Kathryn Joseph follows up her stunning debut with an intense suite of songs inspired by heartbreak and reconciliation
Kathryn Joseph: From When I Wake The Want Is (Rock Action) ****
Gabrielle: Under My Skin (BMG) ***
The Coral: Move Through the Dawn (Ignition Records) ****
In 2015, the Aberdeen-bred, Glasgow-based singer/pianist Kathryn Joseph seemed to arrive fully formed, if otherworldly, with her hypnotic playing, cathartic singing and Paddington hard stares at her rapidly growing audience.
Her debut album, Bones You Have Thrown Me and Blood I’ve Spilled, captivated listeners, including the panel for the Scottish Album of the Year Award, and her win helped to catapult her into the heart of Scotland’s collaborative music community and on to Mogwai’s Rock Action label. Yet this overnight success had been two decades in the making – not 20 years of toil but 20 years of self-doubt which has not been entirely excised.
Joseph is not a fast worker. Some songs on her second album have been lingering for years, but the spur for writing and recording came from a period of intense heartbreak followed by a reconciliation with her partner.
From When I Wake The Want Is is a record of her feelings about her own situation but also a tribute to resilience in those she loves, and the healing comfort of family (her daughter and partner have cameo roles on the recording). The album begins with whispered spoken word over plangent piano before giving way to her signature undulating playing and quavery vocal incantations, which are reminiscent of the Trio Bulgarka’s work with Kate Bush on The Sensual World.
The Mogwai connection also makes perfect sense as she inhabits a post-rock soundscape with some flinty electronic embellishments to create more a suite of music than a conventional collection of songs, though we have been loved by our mothers comes close, spreading its melancholy salve like a latterday Blue Nile.
The gothic folk number tell my lover (“it’s not over until we burn”) is one of the stand-out examples of her style, embroidered with the patter of drums and shimmer of cymbals as it escalates in musical and lyrical intensity.
She changes the palette for and it will lick you clean with rippling notes at the piano and the staccato strike of percussion, before the tension breaks around the two-minute mark into legato fluidity. Ironically, weight is as light and liberated as it gets for this intense, idiosyncratic stylist.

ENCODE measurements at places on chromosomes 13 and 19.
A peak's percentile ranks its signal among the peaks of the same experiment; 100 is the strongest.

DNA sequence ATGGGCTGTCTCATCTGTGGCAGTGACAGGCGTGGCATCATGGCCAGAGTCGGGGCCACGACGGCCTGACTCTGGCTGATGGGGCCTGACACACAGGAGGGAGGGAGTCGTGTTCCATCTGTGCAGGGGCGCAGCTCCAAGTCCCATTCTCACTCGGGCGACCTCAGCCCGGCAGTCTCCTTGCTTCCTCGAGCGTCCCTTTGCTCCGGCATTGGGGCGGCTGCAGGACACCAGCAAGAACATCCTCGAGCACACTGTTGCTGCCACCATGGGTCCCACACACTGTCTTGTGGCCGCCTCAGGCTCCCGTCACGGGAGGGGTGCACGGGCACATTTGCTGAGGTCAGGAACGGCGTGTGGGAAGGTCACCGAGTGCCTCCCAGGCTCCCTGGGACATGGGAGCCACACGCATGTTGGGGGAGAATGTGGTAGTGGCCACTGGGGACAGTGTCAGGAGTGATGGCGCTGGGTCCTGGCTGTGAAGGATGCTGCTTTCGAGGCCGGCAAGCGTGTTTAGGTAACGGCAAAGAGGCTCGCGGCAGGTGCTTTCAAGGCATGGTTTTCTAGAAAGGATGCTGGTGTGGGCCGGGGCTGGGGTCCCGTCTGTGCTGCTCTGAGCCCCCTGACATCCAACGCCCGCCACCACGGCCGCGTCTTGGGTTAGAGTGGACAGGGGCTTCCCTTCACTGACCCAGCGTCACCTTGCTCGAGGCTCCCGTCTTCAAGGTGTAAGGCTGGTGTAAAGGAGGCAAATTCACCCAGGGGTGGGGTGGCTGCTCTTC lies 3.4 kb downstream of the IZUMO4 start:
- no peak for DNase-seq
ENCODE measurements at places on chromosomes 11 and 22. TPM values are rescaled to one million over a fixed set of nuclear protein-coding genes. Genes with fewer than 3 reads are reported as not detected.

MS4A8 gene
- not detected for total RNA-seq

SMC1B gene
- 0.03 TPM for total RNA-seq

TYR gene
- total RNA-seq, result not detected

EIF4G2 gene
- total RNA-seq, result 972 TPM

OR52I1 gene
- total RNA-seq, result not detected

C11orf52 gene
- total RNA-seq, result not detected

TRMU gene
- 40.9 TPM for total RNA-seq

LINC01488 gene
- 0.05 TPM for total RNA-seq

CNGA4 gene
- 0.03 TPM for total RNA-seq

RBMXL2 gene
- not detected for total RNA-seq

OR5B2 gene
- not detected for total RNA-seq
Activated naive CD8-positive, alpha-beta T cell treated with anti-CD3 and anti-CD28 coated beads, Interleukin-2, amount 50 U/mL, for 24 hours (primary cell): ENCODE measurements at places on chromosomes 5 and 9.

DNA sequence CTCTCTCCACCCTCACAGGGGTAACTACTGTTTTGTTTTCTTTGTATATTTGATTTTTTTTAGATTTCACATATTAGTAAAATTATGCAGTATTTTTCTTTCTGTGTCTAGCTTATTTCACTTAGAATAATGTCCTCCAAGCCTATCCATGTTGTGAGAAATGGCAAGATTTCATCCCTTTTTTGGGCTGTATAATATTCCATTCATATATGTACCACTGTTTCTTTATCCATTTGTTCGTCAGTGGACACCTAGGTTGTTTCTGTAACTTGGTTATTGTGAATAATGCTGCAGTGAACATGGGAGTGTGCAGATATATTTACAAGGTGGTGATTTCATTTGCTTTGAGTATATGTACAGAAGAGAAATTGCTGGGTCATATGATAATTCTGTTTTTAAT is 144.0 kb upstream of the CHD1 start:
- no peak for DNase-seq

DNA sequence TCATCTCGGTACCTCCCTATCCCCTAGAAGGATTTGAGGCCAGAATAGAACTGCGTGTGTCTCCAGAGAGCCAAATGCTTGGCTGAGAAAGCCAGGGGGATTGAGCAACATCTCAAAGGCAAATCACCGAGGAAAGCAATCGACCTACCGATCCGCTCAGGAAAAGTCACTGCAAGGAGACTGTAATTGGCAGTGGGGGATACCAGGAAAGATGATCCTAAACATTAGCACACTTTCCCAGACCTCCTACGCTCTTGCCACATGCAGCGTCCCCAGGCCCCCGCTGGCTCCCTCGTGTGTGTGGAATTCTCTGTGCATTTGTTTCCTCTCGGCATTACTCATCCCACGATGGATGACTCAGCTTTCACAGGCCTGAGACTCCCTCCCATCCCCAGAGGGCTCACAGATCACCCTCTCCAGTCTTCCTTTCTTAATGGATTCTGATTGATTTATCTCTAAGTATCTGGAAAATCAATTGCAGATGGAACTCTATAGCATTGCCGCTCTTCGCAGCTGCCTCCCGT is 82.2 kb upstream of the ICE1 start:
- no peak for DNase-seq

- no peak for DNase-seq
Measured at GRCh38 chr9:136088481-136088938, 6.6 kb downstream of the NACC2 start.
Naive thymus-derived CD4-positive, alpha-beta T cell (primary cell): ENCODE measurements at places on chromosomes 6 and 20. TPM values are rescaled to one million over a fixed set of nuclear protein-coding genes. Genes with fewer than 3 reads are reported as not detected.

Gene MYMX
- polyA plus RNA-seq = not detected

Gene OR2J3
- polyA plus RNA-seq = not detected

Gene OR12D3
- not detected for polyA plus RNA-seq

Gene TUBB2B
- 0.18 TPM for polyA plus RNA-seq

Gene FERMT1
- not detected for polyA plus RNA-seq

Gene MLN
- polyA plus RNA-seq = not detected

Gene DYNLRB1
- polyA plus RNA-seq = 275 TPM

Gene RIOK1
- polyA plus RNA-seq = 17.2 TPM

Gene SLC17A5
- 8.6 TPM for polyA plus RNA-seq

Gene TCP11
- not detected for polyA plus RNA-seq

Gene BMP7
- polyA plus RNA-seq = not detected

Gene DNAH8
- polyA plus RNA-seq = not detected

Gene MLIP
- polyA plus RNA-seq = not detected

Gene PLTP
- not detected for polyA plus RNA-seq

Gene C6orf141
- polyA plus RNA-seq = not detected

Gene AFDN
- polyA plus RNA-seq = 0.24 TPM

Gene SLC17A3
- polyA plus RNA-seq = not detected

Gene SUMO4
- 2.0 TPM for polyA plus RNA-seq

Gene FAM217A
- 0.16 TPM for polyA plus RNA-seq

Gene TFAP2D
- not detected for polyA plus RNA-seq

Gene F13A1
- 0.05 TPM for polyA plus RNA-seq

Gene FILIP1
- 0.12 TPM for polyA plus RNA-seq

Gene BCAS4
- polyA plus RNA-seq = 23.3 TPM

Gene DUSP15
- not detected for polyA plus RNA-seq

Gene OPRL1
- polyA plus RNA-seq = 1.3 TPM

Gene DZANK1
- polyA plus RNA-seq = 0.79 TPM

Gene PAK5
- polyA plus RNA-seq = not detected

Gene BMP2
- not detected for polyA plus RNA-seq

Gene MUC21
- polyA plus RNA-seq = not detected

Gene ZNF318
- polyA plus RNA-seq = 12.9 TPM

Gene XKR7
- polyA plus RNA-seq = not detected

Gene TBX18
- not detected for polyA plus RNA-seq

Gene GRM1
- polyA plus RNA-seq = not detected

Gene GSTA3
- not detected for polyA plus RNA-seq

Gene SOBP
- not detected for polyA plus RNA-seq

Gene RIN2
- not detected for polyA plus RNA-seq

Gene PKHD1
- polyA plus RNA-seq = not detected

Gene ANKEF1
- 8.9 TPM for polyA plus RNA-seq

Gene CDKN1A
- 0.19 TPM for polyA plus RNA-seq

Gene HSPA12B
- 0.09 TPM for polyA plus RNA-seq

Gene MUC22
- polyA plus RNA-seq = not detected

Gabrielle’s husky voice is aired again like an old friend on her first studio album in 11 years. Although she has worked with the likes of producer Naughty Boy in the past, there is next to no hint of the contemporary R&B flavour to be tasted in the work of fellow mainstream soul divas such as Emeli Sandé and Jessie Ware.
Instead, Under My Skin inhabits Motown-inspired “classic” soul territory with easy listening string arrangements, from the cutesy girl group vibe of Take A Minute to the disposable pop soul of Young and Crazy. Gabrielle doesn’t sound that invested in the platitudes of Stronger but digs a bit deeper on the smooth sultry jazz-inflected ballad Signs.
The Coral are much loved but somewhat overlooked ambassadors of a grand Merseyside tradition of melodic indie janglers from The Las to Shack, but these days they project the elder ease of a Scouse Teenage Fanclub on tracks such as Eyes Like Pearl, where youthful fizz has been supplanted by cosy tuneage.
So there are no surprises on Move Through the Dawn, just a blissful succession of lovely songs, encompassing the breezy pastoral pop of She’s A Runaway, the baroque beat of Love or Solution, glam indie boogie of Sweet Release and featherlight cosmic pop of Eyes of the Moon. Dark clouds briefly brood over Stormbreaker, with its doomy Sabbath keyboards, mountainous drums and guitar freak-out but the air clears again for sweet folk ballad After the Fair.
Hamish Napier: The Railway (Strathspey Records) ****
Following his acclaimed Speyside evocation, The River, multi-instrumentalist Hamish Napier was approached by the Grantown East Highland Heritage & Cultural Centre, due to open in the converted Grantown East railway station. The result, played by Napier with associates including Ewan Robertson on guitar, Fraser Stone on drums and bassist James Lindsay, warmly evokes the glory days of the long-closed Speyside Line. Punctuated with sampled chuffs and whistles, the music works up quite a head of steam on its own, as when piper Ross Ainslie jumps on board in Double-Header and the punchy Diesel, or in brother Findlay Napier’s song Jocky the Mole, inspired by interviews with former railwaymen. It is tenderly elegiac in the slow air Helen’s Song, finely played by fiddler Patsy Reid and Hamish on piano, while The World Came in by Rail is a lament for a lost world, although the album ends with – of course – a defiant Strathspey.
The Marian Consort: In sorrow’s footstep (Delphian) *****
Tradition rears its head in many forms in this exquisite a cappella recording by the compact but wholesomely radiant Marian Consort. There is the tradition of centuries-old liturgical texts, refreshed by successive generations of composers, such as the Stabat Mater, Miserere or Ave Maria, the first two of which appear in modern settings by Gabriel Jackson and James MacMillan alongside the perennial favourites of Palestrina and Allegri. Both modern settings pay homage to the earlier models in the liquidity of texture and harmony, yet speak for today in the more open emotive language that modernity permits. Combined with the Renaissance examples, there is an alluring, sometimes intoxicating equilibrium about this disc, regulated by the pure-toned intimacy and blend of Rory McCleery’s fine ensemble. The British sacred choral tradition at its best.